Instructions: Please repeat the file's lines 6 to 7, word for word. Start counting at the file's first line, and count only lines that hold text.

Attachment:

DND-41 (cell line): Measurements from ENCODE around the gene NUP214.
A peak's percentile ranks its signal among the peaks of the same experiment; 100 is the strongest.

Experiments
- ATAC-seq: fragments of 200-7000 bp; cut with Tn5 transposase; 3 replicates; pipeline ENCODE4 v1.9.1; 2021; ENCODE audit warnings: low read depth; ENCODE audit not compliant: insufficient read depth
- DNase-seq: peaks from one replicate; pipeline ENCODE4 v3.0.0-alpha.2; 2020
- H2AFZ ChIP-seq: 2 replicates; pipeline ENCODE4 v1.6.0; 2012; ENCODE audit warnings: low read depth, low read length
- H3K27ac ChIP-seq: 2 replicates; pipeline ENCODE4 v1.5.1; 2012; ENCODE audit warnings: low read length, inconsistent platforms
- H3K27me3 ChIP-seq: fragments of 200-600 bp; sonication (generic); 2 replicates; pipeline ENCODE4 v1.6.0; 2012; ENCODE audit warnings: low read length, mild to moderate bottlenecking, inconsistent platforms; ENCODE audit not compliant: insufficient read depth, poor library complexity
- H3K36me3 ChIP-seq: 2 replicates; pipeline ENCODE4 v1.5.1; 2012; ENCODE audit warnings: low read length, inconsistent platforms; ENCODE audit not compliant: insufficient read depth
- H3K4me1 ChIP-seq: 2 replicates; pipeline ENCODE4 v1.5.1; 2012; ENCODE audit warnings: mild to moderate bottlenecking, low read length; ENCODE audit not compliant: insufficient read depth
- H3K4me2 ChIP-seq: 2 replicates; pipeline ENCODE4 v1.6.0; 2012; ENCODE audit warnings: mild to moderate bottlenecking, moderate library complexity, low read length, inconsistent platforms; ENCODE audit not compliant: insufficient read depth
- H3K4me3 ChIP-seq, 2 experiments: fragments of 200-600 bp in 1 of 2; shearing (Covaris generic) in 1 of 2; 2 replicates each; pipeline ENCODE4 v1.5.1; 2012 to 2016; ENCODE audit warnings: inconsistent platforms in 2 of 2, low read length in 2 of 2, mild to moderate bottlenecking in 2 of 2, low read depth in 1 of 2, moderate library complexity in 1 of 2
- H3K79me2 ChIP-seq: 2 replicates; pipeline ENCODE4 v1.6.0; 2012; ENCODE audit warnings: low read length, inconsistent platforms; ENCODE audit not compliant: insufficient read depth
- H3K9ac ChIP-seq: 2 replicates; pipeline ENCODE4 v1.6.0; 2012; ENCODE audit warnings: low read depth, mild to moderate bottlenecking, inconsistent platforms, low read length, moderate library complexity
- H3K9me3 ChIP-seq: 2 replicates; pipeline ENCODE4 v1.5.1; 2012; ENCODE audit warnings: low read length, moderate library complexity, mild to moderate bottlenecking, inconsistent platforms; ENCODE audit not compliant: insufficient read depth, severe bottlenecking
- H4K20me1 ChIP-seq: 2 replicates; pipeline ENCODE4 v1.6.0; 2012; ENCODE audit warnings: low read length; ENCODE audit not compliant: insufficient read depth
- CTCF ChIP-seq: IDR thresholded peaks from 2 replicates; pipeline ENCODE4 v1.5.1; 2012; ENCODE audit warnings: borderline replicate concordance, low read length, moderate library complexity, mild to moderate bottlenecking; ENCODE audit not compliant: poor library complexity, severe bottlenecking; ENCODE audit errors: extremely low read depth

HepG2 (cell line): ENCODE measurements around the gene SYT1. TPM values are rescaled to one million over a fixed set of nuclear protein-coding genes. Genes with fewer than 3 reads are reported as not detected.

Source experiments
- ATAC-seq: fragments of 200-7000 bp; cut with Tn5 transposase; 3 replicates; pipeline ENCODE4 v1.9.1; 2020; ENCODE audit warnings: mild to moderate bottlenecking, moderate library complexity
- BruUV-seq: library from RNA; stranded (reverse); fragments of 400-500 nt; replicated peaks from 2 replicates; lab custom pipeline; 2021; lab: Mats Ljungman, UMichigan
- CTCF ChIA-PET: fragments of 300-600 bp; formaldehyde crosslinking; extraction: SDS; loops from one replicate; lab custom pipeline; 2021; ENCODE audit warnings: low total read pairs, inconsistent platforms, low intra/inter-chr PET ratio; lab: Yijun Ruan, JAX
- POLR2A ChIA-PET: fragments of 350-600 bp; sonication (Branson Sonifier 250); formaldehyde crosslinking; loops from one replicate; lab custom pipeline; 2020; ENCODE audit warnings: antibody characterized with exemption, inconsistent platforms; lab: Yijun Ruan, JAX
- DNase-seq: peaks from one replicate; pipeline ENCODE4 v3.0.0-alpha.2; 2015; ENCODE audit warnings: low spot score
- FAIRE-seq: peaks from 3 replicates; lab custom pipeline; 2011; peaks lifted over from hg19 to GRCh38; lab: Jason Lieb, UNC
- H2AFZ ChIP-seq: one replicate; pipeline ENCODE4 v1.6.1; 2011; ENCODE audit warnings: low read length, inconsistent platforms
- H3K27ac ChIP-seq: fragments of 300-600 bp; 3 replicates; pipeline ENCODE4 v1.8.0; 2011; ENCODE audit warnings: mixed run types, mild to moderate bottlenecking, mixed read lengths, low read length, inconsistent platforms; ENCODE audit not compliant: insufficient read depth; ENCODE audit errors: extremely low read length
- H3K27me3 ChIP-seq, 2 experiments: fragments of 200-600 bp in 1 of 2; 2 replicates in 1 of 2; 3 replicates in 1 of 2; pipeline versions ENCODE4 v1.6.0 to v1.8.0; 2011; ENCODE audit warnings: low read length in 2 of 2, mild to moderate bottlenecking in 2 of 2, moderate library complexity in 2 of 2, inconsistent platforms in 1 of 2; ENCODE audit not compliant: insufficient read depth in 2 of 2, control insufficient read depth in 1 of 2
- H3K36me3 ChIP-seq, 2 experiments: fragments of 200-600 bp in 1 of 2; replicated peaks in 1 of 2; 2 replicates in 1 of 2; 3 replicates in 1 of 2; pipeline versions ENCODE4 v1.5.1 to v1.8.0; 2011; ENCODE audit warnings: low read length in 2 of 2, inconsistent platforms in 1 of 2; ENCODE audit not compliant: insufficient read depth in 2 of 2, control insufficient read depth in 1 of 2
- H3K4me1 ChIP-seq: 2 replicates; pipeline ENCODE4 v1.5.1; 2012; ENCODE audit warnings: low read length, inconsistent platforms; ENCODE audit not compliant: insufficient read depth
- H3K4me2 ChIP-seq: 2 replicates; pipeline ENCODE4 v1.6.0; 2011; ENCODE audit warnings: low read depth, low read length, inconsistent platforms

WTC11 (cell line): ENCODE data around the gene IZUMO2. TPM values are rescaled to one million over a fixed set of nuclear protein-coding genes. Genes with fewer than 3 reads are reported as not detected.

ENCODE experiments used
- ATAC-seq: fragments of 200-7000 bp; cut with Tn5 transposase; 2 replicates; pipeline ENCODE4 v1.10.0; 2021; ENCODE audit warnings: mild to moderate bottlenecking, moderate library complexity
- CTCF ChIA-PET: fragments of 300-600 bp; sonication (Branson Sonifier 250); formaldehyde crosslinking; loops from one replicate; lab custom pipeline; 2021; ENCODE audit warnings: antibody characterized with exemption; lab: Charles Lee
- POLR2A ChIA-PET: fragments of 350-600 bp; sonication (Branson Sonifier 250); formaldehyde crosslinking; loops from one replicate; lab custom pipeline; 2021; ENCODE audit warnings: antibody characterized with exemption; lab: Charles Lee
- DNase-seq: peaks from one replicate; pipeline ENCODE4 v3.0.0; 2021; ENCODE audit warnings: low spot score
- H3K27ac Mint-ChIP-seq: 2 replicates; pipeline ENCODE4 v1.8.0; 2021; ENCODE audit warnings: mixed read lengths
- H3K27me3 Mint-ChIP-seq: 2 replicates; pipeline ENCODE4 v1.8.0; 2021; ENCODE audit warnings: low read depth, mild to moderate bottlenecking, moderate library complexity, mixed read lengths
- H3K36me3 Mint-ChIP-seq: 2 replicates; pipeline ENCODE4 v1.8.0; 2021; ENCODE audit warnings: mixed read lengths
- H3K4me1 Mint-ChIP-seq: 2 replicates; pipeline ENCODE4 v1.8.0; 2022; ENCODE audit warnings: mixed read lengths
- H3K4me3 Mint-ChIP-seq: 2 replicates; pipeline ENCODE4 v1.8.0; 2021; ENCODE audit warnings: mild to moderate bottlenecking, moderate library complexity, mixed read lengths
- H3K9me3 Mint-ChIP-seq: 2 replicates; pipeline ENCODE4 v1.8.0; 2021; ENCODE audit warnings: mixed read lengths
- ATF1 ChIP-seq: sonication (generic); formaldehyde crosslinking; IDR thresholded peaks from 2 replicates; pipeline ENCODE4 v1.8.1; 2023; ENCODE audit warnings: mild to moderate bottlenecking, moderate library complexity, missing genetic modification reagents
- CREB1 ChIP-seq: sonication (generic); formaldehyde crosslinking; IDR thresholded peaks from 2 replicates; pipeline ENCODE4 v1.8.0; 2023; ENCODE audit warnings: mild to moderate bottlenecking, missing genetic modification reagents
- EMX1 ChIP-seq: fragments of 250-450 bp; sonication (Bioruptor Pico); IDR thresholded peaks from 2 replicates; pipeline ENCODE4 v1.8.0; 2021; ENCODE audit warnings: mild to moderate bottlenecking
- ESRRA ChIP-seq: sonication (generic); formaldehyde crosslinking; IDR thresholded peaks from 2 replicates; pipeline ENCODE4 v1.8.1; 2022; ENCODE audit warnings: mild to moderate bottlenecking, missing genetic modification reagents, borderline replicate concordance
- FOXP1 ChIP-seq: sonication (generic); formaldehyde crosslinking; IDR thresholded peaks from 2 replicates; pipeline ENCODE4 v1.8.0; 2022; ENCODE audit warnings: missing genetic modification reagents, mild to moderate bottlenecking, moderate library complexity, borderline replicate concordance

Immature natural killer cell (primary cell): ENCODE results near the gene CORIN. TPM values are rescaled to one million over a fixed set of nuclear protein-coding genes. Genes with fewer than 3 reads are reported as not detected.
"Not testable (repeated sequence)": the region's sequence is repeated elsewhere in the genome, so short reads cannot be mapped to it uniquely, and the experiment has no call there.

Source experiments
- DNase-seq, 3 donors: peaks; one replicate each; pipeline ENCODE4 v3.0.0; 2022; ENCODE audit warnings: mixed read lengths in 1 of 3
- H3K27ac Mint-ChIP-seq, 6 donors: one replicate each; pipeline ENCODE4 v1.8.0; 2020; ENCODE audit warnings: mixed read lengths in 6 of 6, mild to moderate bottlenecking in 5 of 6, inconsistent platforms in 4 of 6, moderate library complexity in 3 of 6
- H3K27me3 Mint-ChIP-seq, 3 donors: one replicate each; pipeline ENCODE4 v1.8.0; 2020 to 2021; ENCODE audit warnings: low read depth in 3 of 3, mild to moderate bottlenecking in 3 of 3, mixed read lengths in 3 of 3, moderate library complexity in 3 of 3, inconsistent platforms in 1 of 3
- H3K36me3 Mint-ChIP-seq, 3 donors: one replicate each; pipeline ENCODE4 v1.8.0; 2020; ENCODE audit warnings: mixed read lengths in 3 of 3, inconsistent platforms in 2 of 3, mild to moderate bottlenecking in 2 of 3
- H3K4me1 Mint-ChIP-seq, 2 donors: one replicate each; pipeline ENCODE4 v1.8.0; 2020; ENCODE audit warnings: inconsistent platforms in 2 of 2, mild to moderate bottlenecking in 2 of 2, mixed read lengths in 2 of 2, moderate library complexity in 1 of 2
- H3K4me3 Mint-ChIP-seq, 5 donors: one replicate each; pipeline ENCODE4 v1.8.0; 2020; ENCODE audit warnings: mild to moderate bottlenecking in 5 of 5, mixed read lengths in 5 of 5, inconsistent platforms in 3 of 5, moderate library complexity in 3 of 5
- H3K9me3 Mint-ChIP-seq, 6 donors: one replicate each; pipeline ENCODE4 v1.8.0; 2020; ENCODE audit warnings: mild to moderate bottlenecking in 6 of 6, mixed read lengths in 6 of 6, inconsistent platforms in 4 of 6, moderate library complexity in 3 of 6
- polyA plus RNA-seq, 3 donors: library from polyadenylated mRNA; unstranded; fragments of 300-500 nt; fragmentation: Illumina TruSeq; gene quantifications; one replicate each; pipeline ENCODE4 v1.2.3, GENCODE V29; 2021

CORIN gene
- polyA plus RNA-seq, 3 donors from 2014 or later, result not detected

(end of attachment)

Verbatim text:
- H2AFZ ChIP-seq: 2 replicates; pipeline ENCODE4 v1.6.0; 2012; ENCODE audit warnings: low read depth, low read length
- H3K27ac ChIP-seq: 2 replicates; pipeline ENCODE4 v1.5.1; 2012; ENCODE audit warnings: low read length, inconsistent platforms